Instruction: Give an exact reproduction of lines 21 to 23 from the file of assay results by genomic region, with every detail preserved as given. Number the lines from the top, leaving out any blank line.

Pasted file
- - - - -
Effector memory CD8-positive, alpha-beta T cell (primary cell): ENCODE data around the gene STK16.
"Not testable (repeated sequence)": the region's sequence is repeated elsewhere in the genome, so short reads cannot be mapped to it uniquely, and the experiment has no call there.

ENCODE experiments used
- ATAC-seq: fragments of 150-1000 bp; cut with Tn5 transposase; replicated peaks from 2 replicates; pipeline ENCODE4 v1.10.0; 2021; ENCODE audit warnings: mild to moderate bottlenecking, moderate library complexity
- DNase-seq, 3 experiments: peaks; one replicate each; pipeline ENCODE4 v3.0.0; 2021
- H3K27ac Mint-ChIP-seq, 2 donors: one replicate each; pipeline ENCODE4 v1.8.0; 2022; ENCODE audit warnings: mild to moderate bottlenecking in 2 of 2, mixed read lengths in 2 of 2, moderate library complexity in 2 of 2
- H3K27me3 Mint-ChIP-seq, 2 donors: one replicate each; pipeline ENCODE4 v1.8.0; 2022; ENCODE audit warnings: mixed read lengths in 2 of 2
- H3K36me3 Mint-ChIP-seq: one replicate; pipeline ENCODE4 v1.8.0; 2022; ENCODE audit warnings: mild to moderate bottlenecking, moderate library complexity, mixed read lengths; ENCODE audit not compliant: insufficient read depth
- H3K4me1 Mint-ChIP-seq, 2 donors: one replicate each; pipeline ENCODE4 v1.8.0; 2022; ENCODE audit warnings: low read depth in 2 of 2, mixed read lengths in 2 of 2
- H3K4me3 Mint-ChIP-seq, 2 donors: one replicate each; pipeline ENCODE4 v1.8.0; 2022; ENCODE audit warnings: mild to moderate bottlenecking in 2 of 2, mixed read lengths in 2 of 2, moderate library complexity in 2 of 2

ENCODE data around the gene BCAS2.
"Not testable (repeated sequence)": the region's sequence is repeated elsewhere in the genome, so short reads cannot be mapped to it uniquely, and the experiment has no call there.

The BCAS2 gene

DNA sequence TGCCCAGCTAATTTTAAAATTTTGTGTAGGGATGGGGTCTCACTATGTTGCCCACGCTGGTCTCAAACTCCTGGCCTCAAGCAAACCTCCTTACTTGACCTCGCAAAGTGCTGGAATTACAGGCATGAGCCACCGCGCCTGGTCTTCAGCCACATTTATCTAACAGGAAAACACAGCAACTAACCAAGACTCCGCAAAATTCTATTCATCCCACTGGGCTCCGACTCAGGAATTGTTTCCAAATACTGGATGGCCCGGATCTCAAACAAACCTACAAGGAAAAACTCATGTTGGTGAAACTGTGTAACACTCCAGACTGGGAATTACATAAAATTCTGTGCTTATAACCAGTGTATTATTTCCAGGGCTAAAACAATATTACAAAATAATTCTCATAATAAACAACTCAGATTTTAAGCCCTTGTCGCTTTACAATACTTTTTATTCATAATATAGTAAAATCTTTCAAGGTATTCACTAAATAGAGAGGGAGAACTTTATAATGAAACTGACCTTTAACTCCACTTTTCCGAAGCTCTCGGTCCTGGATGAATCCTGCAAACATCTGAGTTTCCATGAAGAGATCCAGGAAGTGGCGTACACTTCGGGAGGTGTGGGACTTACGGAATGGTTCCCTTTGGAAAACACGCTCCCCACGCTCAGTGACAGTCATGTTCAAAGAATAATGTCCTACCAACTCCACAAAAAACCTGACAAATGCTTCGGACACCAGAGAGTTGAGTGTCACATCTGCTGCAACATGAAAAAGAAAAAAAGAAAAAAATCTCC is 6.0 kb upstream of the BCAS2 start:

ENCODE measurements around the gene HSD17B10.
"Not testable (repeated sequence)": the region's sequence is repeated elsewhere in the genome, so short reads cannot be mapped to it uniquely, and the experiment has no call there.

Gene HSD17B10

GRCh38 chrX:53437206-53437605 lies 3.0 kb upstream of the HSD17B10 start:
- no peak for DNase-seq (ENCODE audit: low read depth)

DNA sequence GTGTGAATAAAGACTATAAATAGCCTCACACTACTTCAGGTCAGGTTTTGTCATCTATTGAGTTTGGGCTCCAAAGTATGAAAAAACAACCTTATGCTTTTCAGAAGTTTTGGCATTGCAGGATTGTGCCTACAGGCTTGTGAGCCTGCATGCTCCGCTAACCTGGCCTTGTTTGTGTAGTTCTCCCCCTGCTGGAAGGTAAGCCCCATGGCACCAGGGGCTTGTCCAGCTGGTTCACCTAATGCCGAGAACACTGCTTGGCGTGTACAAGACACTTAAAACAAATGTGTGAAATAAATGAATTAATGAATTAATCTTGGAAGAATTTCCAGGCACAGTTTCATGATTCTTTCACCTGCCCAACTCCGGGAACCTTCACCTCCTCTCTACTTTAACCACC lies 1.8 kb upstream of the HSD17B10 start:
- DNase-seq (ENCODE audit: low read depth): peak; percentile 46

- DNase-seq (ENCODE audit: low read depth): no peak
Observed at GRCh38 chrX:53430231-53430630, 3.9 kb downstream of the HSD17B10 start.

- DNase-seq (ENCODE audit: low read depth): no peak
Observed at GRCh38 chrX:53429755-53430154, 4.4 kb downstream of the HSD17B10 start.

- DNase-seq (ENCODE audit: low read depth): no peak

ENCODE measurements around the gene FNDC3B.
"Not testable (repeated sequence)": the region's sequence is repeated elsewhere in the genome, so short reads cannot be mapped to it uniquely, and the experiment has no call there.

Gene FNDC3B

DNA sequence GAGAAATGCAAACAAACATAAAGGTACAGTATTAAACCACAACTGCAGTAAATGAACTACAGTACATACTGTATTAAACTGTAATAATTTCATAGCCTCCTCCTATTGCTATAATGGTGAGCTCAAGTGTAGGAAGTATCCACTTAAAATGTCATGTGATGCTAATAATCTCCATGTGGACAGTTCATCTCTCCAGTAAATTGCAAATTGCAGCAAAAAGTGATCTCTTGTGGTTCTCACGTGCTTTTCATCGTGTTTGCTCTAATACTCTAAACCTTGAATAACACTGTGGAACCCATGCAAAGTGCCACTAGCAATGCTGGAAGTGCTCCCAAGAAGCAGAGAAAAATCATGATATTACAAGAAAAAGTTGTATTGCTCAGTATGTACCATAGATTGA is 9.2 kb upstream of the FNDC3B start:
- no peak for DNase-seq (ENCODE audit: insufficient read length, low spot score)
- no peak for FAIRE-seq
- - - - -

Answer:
- DNase-seq (ENCODE audit: low read depth): peak; percentile 46

- DNase-seq (ENCODE audit: low read depth): no peak
Observed at GRCh38 chrX:53430231-53430630, 3.9 kb downstream of the HSD17B10 start.